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Older People Needlessly Suffer Sleepless Nights

January 9, 2007 | by Marla Paul

CHICAGO --- The sleep problems of older people are often not addressed by their primary care physicians, even though treatment of those sleep disorders could improve their physical and mental health and enhance their quality of life.

That's the finding of new research from the Feinberg School of Medicine at Northwestern University. The study showed when patients 60 years and older visited their primary care doctors, physicians did not note sleep problems in the patients' charts. This was significant because independent social workers, who interviewed those same patients after their doctors' visits, learned that 70 percent of them had at least one sleep complaint and 45 percent said they had “difficulty falling asleep, staying asleep, or being able to sleep.”

Previous research has linked sleep disorders in older people to poorer mental and physical health and quality of life.

“A doctor may not think it's very important to ask the patient about sleep.  We (the researchers) hypothesize that doctors think that sleep problems are a normal part of aging and there's not much they can do about it, “ said Kathryn Reid, Ph.D., lead author on the study and research assistant professor of neurology at Northwestern's Feinberg School of Medicine. The study appeared in the American Journal of Geriatric Psychiatry.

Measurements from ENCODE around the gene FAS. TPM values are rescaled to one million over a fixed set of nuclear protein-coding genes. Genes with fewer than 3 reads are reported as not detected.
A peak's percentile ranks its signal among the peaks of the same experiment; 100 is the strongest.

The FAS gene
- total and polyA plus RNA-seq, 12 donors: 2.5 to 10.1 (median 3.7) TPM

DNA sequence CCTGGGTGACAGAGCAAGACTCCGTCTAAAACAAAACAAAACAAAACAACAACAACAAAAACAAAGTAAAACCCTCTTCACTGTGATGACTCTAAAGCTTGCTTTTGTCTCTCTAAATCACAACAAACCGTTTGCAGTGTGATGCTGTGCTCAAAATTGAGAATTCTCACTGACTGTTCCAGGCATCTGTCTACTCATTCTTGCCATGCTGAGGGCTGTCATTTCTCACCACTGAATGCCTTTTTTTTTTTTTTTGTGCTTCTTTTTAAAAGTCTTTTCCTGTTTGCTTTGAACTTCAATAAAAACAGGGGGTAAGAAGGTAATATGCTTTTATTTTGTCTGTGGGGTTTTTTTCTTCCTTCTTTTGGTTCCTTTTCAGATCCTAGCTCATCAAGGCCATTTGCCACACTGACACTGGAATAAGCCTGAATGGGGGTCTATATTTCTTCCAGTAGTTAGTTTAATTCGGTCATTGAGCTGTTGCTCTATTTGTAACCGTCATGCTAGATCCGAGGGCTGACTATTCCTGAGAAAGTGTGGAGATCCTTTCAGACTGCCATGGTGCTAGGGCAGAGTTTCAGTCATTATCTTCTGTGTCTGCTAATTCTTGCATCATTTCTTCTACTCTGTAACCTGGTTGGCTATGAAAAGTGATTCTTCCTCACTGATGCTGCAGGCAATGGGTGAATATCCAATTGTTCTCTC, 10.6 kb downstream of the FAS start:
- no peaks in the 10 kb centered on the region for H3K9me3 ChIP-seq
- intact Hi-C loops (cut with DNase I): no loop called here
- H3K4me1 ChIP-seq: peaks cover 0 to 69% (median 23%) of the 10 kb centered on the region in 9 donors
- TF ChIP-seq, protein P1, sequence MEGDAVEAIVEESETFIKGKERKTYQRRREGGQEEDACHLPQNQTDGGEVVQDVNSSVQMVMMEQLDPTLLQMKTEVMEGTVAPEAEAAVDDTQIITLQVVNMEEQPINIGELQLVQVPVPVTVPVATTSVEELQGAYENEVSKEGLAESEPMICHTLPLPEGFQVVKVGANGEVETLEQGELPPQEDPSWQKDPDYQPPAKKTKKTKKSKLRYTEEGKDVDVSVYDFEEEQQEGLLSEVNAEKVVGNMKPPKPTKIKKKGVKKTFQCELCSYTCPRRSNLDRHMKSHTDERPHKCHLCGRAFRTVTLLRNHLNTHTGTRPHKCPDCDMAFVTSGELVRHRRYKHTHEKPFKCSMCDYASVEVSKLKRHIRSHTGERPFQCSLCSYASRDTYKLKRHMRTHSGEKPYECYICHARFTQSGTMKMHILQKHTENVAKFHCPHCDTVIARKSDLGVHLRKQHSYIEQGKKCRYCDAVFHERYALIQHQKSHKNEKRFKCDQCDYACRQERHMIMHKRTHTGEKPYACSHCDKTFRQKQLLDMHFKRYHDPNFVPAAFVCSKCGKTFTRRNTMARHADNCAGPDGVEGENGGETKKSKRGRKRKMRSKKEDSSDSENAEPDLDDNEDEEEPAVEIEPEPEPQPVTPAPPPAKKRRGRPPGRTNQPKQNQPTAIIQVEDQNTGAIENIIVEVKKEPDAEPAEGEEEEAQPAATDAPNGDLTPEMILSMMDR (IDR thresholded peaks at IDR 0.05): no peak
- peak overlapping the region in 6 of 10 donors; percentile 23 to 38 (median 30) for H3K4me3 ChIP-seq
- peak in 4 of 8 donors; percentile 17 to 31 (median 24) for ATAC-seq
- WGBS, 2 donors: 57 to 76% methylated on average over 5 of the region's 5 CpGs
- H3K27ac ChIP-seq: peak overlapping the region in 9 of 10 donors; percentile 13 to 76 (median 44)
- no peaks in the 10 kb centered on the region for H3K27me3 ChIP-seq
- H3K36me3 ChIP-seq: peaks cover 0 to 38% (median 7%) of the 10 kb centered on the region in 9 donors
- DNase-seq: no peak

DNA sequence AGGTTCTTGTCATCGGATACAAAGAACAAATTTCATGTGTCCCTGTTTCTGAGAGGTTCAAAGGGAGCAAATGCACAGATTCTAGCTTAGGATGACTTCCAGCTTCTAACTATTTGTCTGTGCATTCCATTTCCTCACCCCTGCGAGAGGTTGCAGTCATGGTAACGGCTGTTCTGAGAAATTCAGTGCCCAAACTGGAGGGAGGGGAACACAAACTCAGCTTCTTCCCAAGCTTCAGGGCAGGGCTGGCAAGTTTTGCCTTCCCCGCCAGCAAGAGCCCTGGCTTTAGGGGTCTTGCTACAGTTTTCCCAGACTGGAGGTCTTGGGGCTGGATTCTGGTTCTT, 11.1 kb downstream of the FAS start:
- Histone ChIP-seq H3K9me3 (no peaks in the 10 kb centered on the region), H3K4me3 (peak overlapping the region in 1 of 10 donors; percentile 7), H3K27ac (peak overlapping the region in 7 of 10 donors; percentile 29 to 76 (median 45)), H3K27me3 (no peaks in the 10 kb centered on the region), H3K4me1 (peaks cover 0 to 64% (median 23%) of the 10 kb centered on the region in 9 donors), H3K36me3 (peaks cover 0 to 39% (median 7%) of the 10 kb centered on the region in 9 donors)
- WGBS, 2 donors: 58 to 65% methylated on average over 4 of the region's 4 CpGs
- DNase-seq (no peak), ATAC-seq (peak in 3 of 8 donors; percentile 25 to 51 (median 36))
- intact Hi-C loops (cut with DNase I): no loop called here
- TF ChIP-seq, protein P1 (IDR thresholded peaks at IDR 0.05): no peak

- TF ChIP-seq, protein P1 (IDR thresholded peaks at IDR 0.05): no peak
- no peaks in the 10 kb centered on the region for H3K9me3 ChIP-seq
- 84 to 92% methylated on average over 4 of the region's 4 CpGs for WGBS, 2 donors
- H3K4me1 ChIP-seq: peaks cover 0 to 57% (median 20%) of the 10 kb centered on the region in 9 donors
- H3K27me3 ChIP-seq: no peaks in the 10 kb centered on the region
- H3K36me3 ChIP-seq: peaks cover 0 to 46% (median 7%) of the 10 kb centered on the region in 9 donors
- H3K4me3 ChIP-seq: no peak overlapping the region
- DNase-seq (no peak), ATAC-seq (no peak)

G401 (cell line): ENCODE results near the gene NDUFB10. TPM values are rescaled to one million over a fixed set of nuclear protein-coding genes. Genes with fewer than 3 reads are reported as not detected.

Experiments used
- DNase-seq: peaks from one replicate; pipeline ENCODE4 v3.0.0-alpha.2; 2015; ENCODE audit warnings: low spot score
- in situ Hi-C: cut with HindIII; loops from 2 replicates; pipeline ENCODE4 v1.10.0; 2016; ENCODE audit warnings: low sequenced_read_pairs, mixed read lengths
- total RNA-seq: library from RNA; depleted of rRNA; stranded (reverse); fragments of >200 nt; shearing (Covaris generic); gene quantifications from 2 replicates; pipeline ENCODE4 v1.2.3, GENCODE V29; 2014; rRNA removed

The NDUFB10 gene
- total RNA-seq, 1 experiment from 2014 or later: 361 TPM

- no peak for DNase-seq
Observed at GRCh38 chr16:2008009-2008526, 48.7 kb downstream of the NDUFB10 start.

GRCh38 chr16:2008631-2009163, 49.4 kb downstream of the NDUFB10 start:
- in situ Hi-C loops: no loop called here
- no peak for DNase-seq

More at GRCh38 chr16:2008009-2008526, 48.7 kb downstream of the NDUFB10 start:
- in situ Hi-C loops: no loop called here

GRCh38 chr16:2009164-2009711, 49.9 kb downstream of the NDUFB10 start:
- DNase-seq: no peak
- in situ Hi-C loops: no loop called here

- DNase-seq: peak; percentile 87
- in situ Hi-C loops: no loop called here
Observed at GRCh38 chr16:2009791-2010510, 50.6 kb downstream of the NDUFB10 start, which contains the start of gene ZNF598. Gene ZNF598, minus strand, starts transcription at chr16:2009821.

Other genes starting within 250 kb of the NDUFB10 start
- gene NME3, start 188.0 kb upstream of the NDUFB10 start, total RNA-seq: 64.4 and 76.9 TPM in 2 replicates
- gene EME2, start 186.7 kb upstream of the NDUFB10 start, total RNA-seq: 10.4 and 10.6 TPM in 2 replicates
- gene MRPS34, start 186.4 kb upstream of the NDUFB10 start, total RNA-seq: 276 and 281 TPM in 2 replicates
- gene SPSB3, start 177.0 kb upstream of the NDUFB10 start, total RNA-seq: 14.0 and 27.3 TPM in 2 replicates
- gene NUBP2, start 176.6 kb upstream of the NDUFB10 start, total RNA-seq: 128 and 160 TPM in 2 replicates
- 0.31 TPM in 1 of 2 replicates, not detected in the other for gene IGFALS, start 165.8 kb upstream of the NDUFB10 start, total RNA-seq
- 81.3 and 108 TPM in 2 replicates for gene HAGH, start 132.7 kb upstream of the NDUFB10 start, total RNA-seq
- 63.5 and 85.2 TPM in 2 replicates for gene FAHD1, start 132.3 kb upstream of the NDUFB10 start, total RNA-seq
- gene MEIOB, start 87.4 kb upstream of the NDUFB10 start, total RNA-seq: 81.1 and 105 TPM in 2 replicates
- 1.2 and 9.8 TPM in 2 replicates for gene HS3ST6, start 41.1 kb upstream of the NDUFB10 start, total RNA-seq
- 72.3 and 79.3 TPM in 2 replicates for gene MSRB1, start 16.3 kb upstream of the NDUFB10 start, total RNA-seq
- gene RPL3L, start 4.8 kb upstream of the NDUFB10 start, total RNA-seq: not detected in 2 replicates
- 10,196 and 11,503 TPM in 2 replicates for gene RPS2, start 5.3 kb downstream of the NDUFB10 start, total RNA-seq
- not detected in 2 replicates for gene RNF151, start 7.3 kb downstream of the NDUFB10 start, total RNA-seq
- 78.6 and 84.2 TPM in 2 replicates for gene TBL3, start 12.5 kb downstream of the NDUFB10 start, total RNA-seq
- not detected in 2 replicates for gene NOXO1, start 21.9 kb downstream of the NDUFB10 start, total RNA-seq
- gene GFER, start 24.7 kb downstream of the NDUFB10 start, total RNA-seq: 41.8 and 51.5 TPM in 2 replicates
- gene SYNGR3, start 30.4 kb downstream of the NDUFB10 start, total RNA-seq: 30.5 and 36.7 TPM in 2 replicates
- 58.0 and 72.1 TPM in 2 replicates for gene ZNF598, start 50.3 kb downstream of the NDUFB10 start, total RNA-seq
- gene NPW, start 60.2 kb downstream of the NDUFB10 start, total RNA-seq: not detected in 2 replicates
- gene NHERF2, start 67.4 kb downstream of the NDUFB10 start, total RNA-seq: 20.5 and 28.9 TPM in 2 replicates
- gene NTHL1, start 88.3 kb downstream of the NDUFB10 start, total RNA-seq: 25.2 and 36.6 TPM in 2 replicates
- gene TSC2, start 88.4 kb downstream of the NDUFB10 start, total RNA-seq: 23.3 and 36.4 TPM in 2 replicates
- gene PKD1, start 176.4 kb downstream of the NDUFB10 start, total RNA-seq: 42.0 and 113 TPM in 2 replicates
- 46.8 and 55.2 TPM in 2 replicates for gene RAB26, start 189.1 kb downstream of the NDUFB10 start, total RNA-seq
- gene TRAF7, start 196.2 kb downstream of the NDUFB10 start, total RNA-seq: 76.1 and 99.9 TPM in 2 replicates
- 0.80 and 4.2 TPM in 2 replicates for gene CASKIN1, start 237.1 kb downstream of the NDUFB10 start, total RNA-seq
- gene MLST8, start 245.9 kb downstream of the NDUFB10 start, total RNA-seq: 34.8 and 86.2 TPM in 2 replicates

Patients may also assume sleep problems are inevitable as they grow older and not mention them to their doctors, Reid said.

Some changes in sleep -- such as reduction in slow wave or deep sleep starting at about age 40 -- are natural as we age.  But insomnia is not. One recent study showed that among older people with exceptionally good health, only about 1 percent had sleep difficulties.

“Now, a lot of studies show that not getting enough sleep can lower your metabolic function, be associated with cardiovascular problems, cancer and breast cancer in women and increase our mortality.  Sleep deprivation also increases your sensitivity to pain. If you have a problem with depression, one of the criteria is a change in sleep,” Reid said.

She acknowledges science doesn't know what comes first - the sleep problems that can cause health problems or the health difficulties that disrupt sleep.

But treating the sleep disorders results in improved health and quality of life, Reid noted.  Some options include meditation, exercise, and bright light or evening activity to push back circadian rhythm for people who wake up too early.

In the study, 1,503 participants from 11 primary care sites serving mainly elderly patients were interviewed.  Researchers reviewed medical charts to determine whether sleep problems were identified by the health care providers. A total of 68.9 percent of patients reported at least one sleep complaint and 40 percent had two or more. Even when all five sleep questions on the survey were endorsed, a sleep complaint was only reported in the patient chart 19.2 percent of the time. Patients ranged from 62 to 100 years old, the average age being 75.5 years.

Researchers found excessive daytime sleepiness was the best predictor of poor physical and mental health. Simply asking a patient, "Do you feel sleepy during the day?" will clue doctors whether to pursue further questioning about sleep in a patient.

The study was supported by the Council for Jewish Elderly through the sponsorship of Michael Reese Health Trust, The Retirement Research Foundation, Illinois Department of Aging, Washington Square Health Foundation, Foundation for Health Enhancement, The Field Foundation of Illinois, Janssen Pharmaceutical Company, Pfizer Inc., U.S. Pharmaceuticals Group Pharmaceuticals, Eli Lilly and Co., Novartis Pharmaceuticals Corp., and National Institutes of Health.

Topics: Research